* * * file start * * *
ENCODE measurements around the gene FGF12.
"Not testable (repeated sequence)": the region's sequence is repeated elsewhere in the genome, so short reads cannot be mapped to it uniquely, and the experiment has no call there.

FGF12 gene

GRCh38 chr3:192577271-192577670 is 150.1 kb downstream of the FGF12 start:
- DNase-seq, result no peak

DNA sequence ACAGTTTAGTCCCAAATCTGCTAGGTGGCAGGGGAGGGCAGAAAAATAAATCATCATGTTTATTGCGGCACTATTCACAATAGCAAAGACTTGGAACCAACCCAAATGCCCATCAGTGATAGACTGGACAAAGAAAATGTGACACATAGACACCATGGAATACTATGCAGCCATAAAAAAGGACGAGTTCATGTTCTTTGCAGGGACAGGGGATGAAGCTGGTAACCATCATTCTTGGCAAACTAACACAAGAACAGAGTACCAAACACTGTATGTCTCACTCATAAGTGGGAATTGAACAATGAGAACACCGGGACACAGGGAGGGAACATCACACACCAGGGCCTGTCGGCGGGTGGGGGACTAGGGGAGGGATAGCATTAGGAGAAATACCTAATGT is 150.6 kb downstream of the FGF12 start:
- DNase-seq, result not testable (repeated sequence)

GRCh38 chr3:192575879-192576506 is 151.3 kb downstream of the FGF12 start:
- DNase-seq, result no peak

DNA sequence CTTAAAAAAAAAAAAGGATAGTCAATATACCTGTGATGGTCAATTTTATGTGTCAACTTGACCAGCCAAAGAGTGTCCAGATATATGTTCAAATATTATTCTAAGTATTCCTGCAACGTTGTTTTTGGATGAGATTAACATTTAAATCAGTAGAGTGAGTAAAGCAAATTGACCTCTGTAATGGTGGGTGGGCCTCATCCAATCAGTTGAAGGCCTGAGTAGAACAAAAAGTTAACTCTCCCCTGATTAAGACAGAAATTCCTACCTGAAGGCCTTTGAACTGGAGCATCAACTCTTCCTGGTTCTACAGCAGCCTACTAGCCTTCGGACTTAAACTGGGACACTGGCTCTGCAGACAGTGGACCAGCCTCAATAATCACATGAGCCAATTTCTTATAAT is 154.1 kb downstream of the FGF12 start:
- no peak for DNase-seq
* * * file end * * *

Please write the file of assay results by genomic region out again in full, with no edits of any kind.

ENCODE measurements around the gene FGF12.
"Not testable (repeated sequence)": the region's sequence is repeated elsewhere in the genome, so short reads cannot be mapped to it uniquely, and the experiment has no call there.

FGF12 gene

GRCh38 chr3:192577271-192577670 is 150.1 kb downstream of the FGF12 start:
- DNase-seq, result no peak

DNA sequence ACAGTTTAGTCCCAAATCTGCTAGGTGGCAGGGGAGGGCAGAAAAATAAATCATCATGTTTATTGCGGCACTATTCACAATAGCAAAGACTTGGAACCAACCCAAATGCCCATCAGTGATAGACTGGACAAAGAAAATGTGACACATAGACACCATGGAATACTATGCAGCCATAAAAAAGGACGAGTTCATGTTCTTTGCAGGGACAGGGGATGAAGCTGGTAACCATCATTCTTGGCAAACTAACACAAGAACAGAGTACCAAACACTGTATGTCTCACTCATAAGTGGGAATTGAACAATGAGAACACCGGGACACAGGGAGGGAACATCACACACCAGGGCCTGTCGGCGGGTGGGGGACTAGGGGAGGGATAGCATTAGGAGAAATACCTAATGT is 150.6 kb downstream of the FGF12 start:
- DNase-seq, result not testable (repeated sequence)

GRCh38 chr3:192575879-192576506 is 151.3 kb downstream of the FGF12 start:
- DNase-seq, result no peak

DNA sequence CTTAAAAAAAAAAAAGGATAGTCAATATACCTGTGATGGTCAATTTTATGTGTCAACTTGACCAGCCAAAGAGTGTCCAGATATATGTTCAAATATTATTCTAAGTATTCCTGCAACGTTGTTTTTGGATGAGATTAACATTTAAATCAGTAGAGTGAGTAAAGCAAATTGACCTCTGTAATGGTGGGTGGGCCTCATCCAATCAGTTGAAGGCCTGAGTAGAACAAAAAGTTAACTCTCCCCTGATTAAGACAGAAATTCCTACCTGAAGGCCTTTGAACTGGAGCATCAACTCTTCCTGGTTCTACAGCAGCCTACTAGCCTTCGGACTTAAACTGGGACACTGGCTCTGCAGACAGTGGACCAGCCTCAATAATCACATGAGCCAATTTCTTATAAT is 154.1 kb downstream of the FGF12 start:
- no peak for DNase-seq